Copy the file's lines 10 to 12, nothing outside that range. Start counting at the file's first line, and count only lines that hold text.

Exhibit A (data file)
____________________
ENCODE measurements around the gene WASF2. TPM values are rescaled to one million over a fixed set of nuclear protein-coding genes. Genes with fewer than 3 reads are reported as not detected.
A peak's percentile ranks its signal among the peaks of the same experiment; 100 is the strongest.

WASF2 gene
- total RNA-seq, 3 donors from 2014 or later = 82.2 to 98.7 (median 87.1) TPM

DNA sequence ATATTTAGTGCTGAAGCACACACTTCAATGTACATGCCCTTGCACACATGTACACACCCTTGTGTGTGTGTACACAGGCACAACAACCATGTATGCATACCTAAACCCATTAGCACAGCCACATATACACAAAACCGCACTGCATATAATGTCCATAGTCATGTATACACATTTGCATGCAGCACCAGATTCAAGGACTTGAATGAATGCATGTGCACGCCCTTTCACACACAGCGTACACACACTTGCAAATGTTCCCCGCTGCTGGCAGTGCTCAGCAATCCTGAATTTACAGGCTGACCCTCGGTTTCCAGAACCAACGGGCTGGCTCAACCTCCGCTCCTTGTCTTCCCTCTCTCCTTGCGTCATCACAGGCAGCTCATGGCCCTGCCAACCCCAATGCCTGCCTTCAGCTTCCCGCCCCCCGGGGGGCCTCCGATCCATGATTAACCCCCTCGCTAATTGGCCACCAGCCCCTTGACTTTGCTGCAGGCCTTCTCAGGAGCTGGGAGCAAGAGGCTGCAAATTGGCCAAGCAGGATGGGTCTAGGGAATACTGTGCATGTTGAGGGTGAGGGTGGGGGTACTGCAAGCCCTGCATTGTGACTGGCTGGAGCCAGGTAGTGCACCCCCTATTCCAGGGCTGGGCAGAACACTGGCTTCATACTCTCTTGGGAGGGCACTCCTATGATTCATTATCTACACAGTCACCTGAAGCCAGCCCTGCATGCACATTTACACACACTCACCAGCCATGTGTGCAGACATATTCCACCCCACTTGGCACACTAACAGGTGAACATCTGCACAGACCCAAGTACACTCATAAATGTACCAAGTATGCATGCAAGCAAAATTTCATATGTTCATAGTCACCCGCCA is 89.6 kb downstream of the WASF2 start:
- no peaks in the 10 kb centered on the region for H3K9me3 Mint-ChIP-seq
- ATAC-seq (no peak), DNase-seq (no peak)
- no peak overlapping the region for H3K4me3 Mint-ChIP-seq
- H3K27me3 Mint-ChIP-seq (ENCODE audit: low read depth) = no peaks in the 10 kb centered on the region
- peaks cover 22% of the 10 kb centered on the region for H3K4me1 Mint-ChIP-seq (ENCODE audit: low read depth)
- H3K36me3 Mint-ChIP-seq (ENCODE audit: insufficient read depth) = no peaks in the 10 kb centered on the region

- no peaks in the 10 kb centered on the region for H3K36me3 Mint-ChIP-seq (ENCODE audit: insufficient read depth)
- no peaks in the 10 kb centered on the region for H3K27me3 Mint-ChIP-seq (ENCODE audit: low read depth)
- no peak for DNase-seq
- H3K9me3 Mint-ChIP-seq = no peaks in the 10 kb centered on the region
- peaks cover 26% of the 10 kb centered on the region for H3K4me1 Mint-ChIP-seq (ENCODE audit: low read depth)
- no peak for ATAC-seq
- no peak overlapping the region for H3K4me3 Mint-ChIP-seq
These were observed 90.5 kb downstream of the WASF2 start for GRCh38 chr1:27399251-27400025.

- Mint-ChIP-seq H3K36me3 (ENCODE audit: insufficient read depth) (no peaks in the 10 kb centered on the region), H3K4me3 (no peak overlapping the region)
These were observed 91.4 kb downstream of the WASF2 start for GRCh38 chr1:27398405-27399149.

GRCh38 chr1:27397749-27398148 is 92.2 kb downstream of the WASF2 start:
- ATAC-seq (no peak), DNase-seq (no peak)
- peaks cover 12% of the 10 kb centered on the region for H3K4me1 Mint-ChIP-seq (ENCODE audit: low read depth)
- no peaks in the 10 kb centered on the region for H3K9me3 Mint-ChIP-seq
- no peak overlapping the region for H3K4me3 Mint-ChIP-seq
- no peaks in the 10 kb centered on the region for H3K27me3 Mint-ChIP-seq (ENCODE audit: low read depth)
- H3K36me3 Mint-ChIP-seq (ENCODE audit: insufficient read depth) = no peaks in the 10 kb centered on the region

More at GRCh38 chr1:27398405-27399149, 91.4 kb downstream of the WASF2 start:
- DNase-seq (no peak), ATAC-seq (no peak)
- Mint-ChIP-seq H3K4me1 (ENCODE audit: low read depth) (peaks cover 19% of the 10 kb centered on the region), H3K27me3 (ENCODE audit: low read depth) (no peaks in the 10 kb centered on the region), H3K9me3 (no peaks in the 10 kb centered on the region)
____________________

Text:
- peaks cover 22% of the 10 kb centered on the region for H3K4me1 Mint-ChIP-seq (ENCODE audit: low read depth)
- H3K36me3 Mint-ChIP-seq (ENCODE audit: insufficient read depth) = no peaks in the 10 kb centered on the region

- no peaks in the 10 kb centered on the region for H3K36me3 Mint-ChIP-seq (ENCODE audit: insufficient read depth)